ZeroHedge remarks, “Below is what ZH premium clients received yesterday as one of our TME thematic emails. On rates, tech and volatility. Don’t miss the next one, sign up here.

Was this the bounce?

Here we are with major index futs reversing from overnight highs. Both SPX and NASDAQ futs reversed right on short term resistance levels.

We would love to see how this behaves should we dip once more from here.

While Spoos is above the 50 day, NASDAQ is right on it…watch those yields moving higher again.

Rates matter…especially for tech. Then you have the power crunch in China to consider as well. Hard to produce all those iPhones if Beijing is tightening the energy consumption policy…”


The GSCI Ag Index has broken out above Intermediate-term (the higher) resistance at 413.39 and is clearly on a buy signal.   For those who want to be long in a short world, this is the place to be.  The Cycles Model indicates that this rally may last through mid-December.  Not only do we have drought in the Western States, but also snow in Argentina and frost in Brazil and flooding in Europe and China.  Can it get any worse?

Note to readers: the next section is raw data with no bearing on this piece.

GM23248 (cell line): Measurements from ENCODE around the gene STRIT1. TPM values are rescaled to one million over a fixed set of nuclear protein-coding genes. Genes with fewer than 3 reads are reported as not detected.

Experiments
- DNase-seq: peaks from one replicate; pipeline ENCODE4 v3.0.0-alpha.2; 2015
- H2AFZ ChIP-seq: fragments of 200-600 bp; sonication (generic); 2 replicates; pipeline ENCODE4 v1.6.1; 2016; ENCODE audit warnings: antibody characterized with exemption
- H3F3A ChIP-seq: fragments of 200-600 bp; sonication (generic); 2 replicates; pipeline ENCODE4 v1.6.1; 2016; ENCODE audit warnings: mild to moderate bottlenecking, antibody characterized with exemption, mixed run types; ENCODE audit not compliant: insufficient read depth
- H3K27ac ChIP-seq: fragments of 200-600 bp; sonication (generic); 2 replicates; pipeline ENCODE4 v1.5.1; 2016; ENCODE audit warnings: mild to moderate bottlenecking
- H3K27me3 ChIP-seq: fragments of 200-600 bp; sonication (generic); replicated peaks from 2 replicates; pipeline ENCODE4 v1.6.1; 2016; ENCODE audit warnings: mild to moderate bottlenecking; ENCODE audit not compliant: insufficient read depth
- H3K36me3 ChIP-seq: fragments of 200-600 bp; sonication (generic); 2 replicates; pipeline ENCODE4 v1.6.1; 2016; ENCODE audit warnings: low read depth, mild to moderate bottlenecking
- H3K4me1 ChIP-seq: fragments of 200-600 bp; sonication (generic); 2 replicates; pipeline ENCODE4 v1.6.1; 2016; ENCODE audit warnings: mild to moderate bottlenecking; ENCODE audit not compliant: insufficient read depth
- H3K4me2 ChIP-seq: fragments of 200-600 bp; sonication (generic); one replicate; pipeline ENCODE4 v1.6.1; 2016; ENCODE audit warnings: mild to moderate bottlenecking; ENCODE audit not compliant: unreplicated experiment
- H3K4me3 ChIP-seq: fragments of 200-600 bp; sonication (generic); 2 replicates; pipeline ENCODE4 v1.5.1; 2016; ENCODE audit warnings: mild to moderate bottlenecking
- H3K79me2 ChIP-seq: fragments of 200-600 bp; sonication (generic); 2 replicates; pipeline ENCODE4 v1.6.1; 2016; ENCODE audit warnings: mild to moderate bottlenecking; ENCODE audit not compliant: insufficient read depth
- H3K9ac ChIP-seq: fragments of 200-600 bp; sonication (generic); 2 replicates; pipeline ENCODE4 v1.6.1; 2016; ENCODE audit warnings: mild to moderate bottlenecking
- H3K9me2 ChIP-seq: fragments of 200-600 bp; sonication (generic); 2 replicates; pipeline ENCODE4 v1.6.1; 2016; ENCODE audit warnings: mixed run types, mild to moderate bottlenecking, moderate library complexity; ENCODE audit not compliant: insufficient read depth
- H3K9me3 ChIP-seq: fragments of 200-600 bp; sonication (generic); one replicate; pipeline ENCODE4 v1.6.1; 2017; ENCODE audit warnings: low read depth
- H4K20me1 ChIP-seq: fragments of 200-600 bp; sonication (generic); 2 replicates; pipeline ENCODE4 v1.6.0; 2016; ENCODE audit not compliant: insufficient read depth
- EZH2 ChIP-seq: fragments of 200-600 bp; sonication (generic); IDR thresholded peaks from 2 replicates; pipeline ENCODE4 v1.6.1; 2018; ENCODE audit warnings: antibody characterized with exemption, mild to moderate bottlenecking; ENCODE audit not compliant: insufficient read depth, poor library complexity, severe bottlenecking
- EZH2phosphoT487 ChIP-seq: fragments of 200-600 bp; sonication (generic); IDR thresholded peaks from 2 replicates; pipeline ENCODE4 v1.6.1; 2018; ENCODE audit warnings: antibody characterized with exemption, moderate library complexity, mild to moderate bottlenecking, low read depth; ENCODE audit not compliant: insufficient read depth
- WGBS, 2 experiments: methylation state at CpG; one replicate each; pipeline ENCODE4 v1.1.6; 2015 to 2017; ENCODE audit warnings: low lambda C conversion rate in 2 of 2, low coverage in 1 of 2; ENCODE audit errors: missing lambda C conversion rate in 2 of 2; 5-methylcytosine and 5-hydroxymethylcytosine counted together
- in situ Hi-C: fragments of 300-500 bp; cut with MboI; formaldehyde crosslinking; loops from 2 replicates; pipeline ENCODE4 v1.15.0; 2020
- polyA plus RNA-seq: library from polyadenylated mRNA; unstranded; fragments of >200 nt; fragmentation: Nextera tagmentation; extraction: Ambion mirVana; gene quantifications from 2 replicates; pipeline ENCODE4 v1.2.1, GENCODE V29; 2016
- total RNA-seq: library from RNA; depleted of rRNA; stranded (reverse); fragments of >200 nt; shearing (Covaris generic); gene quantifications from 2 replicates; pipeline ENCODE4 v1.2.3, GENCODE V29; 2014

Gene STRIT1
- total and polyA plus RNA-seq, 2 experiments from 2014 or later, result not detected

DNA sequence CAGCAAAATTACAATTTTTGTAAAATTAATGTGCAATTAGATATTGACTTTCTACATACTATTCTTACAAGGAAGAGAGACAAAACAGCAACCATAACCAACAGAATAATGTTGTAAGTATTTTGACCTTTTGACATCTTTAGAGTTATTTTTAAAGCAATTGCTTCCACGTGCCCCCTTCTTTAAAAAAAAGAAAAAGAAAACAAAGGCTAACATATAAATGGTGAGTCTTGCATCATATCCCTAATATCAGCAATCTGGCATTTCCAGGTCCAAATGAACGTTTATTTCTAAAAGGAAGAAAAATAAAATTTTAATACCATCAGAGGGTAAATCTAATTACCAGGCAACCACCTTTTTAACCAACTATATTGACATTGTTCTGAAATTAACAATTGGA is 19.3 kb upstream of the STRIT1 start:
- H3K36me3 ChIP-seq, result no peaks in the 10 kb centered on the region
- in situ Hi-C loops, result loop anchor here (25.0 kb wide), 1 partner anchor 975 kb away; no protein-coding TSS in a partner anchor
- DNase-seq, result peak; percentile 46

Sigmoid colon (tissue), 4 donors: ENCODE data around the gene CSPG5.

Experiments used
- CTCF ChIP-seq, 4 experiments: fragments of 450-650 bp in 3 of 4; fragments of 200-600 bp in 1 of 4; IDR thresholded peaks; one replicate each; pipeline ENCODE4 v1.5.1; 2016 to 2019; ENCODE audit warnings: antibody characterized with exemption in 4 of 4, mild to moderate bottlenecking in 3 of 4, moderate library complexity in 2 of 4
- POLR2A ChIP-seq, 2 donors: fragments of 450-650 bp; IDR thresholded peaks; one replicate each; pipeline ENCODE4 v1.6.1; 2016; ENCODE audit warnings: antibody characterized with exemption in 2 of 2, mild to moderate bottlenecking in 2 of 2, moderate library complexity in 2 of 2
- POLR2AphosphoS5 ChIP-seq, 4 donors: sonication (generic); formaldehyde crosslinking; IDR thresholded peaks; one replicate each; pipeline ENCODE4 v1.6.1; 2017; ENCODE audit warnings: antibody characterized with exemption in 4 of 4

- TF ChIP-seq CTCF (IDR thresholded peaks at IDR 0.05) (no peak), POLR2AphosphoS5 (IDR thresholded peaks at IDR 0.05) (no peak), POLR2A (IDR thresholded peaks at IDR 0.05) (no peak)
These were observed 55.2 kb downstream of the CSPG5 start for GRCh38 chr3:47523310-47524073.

ZeroHedge answers that question, “Millions of Britons could face a “national shortage” of turkeys, toys, and trees this Christmas due to a lack of skilled European employees following Brexit, according to the chair of a farming association.

The Road Haulage Association (RHA) last month said the UK is facing a shortage of around 100,000 HGV drivers, which along with Brexit, has been further exacerbated by people leaving the industry as well as the pandemic, which halted driver training and testing for nearly a year.

As a result, food supply chains have been drastically disrupted, leading to shortages across some UK supermarket shelves.

Kate Martin of the Traditional Farm Fresh Turkey Association (TFTA) told the PA news agency that Christmas could see a “national shortage” of turkeys on the UK’s supermarket shelves, driven by the declining supply of skilled European workers.”